05/08/2013 05:34 EDT | Updated 07/08/2013 05:12 EDT

Why Canadians Are Finally Sticking it to the Man

Getty Images
A shirt with a Benetton label lies in the rubble three days after a Bangladeshi garment eight-storey building collapsed in Savar, on the outskirts of Dhaka, on April 27, 2013. Police arrested two textile bosses over a Bangladeshi factory disaster as the death toll climbed to 332 and distraught relatives lashed out at rescuers trying to detect signs of life. AFP PHOTO/ Munir uz ZAMAN (Photo credit should read MUNIR UZ ZAMAN/AFP/Getty Images)

In the past few weeks, we have seen green shoots rising out of the ashes of relentless pursuit of corporate profits, quarter-over-quarter.

Canadians are not sitting back any more and taking bad corporate behaviour. We may have arrived at a tipping point where increasingly Canadians who have been shoved, are pushing back.

And like that great line in the film The King's Speech, we remembered that we "have a voice."

In February, Dave Moreau, an unknown IT worker at RBC found a receptive ear with the CBC's Kathy Tomlinson. The story was 45 Canadians would have been fired from good jobs and replaced by Indian nationals through a third-party "strategic outsourcing" supplier, iGate. Next thing we know, Gord Nixon, Canada's biggest banker, was all over the media -- often with his foot in his mouth.

Over in Bangladesh, a garment factory collapsed in Rana Plaza, killing more than 700, with hundreds still missing, and thousands injured. And many more thousands unemployed.

And just because a videographer caught a glimpse of a Joe Fresh clothing label and some editor put that on Canadian television, suddenly Canada's best-known retail leader, Galen G. Weston, was all over the media in an unprecedented news conference on how to handle crisis PR. He said and the right things and his company is taking the right actions.

The RBC "fire Canadians" story broke on a weekend. And RBC's immediate reaction was to put a human resources executive in front of the cameras, trying to justify RBC's actions by quoting contract clauses with supplier iGate. RBC had no idea what was waiting for them on Monday morning.

Nixon, badly briefed by lawyers and personnel department specialists, tried to defend anti-employee actions that "maximized shareholder value" and helped earn him his $12.6 million in salary, a 25 per cent increase over the previous year.

By the start of the week, politicians had heard from constituents across Canada. Members of Parliament were trying to justify the foreign-trained worker rules while scrambling to change those same rules in order to protect Canadians.

Meanwhile, reporters in TV, radio and print got busy unearthing stories of those Canadians who were, umm, "outplaced" years ago. And Canadians took to social media like Twitter and Facebook to vent their frustration.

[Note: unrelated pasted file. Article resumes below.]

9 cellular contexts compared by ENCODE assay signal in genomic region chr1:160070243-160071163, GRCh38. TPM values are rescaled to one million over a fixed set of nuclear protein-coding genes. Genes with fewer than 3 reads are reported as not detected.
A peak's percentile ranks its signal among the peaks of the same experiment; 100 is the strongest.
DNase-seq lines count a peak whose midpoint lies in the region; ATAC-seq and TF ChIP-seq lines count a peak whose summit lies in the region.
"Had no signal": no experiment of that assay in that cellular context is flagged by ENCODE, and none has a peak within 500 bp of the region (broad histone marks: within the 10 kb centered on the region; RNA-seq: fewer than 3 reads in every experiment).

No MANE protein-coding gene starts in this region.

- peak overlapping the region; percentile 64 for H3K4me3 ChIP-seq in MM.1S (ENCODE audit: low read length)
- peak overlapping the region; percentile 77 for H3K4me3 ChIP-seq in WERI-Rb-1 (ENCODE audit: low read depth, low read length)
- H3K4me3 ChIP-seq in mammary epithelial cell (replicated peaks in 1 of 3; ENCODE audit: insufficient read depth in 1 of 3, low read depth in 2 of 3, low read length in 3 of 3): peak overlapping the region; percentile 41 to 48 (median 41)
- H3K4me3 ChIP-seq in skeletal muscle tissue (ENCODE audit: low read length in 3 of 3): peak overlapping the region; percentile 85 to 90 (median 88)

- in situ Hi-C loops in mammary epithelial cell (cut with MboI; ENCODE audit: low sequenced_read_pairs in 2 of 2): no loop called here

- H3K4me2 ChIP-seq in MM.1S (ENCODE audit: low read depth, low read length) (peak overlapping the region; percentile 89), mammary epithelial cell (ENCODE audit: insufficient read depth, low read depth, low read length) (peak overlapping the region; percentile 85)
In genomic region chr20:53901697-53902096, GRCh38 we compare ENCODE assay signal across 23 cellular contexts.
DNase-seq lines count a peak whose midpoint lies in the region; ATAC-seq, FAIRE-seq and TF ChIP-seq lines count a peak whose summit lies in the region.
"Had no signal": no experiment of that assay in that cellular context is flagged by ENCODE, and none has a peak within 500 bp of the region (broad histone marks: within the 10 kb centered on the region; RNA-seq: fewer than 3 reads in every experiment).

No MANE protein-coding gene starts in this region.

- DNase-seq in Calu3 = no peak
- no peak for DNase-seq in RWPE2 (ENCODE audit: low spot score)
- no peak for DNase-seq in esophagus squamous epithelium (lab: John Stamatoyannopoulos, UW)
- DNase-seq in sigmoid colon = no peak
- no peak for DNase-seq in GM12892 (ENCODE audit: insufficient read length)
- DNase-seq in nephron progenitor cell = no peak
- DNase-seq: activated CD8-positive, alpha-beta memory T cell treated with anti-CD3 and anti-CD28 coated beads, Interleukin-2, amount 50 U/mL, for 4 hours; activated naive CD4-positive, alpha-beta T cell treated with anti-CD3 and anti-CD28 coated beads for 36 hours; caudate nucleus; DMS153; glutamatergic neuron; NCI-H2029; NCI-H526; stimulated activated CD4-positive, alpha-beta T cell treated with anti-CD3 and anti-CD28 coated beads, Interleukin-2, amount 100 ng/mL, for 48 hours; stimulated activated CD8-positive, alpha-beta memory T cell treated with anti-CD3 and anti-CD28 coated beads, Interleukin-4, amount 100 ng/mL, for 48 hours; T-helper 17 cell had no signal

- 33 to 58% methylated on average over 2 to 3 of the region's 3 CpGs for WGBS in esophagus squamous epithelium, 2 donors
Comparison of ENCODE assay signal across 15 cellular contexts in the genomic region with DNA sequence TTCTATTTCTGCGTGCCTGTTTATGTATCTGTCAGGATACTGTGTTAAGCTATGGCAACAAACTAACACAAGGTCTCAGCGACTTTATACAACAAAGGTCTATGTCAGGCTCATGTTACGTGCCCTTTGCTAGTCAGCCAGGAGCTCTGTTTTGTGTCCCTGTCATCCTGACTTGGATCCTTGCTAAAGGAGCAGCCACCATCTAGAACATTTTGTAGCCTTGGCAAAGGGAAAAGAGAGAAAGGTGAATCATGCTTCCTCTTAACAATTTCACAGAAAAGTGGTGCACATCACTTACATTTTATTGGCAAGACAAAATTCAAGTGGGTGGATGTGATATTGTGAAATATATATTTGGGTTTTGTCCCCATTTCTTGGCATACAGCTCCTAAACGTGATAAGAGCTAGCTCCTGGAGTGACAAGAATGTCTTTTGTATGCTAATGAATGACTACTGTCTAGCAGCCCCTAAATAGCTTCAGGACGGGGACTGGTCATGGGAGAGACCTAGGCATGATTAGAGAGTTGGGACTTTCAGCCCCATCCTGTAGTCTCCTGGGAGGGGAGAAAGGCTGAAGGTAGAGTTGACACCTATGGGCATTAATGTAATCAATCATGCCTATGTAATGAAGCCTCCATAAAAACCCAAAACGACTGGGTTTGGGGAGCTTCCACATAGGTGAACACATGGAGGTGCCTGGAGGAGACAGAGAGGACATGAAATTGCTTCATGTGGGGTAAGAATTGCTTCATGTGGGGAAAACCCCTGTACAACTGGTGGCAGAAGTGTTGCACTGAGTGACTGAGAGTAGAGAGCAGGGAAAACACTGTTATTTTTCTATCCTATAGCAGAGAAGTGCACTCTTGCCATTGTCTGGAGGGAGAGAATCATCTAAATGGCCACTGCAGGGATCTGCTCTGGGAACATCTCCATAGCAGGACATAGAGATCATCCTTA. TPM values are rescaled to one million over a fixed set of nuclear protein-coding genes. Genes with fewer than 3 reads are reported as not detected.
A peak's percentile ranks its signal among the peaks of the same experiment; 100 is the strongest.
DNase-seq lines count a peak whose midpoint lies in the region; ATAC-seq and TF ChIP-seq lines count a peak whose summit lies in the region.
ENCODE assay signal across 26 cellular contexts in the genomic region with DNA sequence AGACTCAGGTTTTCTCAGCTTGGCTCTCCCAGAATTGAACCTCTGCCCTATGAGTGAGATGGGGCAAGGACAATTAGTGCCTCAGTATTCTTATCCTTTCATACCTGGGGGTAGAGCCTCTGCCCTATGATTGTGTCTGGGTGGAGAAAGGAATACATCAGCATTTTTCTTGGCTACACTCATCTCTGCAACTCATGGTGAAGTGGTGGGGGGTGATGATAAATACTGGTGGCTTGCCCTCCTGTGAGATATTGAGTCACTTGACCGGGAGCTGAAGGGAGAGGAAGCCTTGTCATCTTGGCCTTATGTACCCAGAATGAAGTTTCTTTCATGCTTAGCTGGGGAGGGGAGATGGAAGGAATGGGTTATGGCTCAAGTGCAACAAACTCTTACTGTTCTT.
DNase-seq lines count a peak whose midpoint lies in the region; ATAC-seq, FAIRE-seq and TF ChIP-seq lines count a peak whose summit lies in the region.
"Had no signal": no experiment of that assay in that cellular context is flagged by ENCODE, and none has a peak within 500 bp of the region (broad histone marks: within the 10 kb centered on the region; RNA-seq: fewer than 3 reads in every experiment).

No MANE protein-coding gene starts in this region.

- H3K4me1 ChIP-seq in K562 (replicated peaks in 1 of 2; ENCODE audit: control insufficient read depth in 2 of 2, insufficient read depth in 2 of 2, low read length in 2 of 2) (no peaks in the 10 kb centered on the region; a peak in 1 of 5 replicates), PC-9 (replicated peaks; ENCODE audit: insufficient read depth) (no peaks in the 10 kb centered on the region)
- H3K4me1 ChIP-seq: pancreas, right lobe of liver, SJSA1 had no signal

Television crews seemed to have no trouble finding Canadians willing to say, on camera, that they were closing their RBC accounts. Their problem was, Where to open their new bank accounts? Turned out that all the big banks and insurance companies were using loopholes in well-intentioned foreign-trained worker legislation to boost profits at the expense of their Canadian employees.

Finally, in the face of public outrage, Nixon agreed to do more than go through the motions of finding other suitable jobs in RBC for the outplaced employees.

We have not seen this type of activism in Canada, ever. From the scandal, to the media firestorm, to the public outrage, to the almost immediate reaction in Parliament. And, activism that got results. This was unprecedented.

Galen Weston comes from one of the wealthiest families in the world. Sunday nights on the PBS channel airs the show about Harry Gordon Selfridge and the retail empire that he built, Selfridges -- now owned by the Weston family. The show Mr. Selfridge emphasizes corporate social responsibility (CSR): be innovative, treat your customers well, show respect to all you deal with and treat your employees well and fairly, too.

In contrast to RBC's "blame the supplier" approach, soon after Loblaw learned of the tragedy in Bangladesh, it went on the record pledging financial aid to the victims and their families.

The factory collapse let Canadians to re-examine their values: what is the relationship among cheap clothes, working conditions, and danger? Does someone have to die so I can get a cheap T-shirt? While Disney decided to immediately pull the plug on having its clothing made in Bangladesh, Galen Weston and Joe Mimran, founder of the Joe Fresh label, pledged Loblaw people on the ground in Bangladesh, to oversee local operations and even supervise building codes in a country known for unscrupulous business practices.

Good companies are waking up from the stupor of almost 20 years of outsourcing in relentless pursuit of ROI. Thanks to social media, bad news travels faster than ever. And smart companies are sensitive that public backlash will negatively impact their brand. Bad public opinion is a big hill to climb.

The big development from both the RBC outsourcing story and the Bangladesh garment factory collapse is that both the media and Canadians are watching. From now on, it will be much harder to fire Canadians and replace them with lower paid foreigners.

The task of sharp PR people is to anticipate crises and solve the problems before they hit the fan. It's not to have the excuses ready, it's to prevent the problem from hitting in the first place. In other words, turn off the fan.

Bangladesh Factory Collapse (UPDATED)